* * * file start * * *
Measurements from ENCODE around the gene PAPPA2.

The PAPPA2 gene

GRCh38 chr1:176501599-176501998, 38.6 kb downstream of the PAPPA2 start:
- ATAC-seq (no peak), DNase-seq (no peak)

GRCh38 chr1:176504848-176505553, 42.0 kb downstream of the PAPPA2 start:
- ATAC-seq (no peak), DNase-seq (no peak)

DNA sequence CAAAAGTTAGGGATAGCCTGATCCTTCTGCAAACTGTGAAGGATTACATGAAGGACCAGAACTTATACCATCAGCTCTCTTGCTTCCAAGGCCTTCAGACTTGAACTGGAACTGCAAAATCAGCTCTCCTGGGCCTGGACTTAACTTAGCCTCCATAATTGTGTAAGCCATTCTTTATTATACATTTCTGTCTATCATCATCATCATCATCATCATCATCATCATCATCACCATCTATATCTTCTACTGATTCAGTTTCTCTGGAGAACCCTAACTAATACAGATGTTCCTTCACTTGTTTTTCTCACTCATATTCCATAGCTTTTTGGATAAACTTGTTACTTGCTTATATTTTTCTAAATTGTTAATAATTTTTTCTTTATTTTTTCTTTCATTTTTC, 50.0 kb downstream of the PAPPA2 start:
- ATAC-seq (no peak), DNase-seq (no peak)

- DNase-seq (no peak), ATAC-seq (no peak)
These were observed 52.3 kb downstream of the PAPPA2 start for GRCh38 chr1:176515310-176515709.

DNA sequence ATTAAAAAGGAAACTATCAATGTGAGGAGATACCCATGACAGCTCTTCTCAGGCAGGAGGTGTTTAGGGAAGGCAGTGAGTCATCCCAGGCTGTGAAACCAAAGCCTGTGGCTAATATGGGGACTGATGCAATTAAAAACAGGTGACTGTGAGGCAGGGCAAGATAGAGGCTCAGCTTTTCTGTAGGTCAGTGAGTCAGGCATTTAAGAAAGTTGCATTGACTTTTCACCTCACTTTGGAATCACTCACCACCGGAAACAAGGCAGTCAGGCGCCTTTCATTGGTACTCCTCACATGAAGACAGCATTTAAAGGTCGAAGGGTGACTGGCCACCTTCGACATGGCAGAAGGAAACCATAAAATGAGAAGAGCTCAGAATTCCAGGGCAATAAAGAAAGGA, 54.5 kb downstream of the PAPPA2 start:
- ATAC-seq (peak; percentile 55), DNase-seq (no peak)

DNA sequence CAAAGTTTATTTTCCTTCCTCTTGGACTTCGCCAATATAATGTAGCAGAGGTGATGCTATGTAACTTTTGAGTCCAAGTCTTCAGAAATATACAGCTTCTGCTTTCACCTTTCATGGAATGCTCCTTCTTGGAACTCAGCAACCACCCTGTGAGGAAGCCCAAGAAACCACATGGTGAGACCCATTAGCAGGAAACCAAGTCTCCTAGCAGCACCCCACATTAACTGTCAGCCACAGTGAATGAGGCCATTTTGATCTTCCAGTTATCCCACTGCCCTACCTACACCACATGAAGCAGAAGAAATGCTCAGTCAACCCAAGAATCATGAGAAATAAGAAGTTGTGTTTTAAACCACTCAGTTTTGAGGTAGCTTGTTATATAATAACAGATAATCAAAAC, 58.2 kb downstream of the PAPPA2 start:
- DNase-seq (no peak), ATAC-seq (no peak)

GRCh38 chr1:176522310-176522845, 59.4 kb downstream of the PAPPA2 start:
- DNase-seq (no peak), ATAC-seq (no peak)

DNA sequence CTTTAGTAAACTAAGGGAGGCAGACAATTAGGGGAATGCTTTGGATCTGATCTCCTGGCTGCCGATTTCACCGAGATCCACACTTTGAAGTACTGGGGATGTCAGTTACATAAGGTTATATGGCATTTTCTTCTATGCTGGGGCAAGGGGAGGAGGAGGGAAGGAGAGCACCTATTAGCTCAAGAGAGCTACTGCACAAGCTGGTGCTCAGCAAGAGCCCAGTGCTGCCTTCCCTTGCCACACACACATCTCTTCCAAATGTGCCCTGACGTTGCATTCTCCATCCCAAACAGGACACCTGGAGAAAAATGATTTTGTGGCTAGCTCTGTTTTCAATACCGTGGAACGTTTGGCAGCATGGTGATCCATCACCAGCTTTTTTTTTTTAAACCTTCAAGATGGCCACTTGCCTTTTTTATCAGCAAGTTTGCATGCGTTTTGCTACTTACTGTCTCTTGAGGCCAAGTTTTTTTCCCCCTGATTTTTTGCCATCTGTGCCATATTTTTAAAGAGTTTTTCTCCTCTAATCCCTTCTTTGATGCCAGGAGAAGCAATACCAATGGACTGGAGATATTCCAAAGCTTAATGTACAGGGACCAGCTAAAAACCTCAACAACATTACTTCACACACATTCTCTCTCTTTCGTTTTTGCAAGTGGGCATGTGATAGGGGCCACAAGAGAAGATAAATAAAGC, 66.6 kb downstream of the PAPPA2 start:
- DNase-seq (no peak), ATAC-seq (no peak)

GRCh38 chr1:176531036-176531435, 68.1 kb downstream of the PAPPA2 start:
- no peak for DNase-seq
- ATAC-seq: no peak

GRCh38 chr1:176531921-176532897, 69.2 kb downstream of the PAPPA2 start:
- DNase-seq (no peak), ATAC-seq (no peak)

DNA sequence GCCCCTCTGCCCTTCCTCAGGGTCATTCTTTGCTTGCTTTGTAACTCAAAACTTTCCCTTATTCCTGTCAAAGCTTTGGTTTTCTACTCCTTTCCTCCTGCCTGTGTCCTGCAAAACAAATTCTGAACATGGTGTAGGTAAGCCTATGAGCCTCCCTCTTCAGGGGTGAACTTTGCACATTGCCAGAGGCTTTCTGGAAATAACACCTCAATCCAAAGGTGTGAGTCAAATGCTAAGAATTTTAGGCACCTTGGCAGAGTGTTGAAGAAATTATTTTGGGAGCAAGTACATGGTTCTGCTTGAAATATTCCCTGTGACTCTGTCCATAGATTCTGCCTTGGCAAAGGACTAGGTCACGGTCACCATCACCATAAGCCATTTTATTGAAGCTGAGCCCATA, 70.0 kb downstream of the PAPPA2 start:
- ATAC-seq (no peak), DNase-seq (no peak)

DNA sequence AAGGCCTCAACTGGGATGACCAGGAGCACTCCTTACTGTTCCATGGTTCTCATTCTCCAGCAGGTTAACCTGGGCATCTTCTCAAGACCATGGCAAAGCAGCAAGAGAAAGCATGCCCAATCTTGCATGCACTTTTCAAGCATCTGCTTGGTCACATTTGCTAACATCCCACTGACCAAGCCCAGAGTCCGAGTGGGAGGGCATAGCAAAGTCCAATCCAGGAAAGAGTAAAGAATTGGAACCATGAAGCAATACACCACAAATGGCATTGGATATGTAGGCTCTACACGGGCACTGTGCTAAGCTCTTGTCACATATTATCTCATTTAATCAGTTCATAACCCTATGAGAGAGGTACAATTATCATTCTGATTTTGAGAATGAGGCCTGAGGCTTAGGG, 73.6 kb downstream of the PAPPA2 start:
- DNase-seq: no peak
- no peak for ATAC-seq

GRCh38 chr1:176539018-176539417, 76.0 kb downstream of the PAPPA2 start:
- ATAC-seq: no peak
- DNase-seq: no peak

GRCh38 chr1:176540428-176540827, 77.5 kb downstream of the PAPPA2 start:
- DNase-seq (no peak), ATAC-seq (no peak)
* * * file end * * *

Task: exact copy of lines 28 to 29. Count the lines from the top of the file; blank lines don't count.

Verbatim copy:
- no peak for ATAC-seq

GRCh38 chr1:176539018-176539417, 76.0 kb downstream of the PAPPA2 start: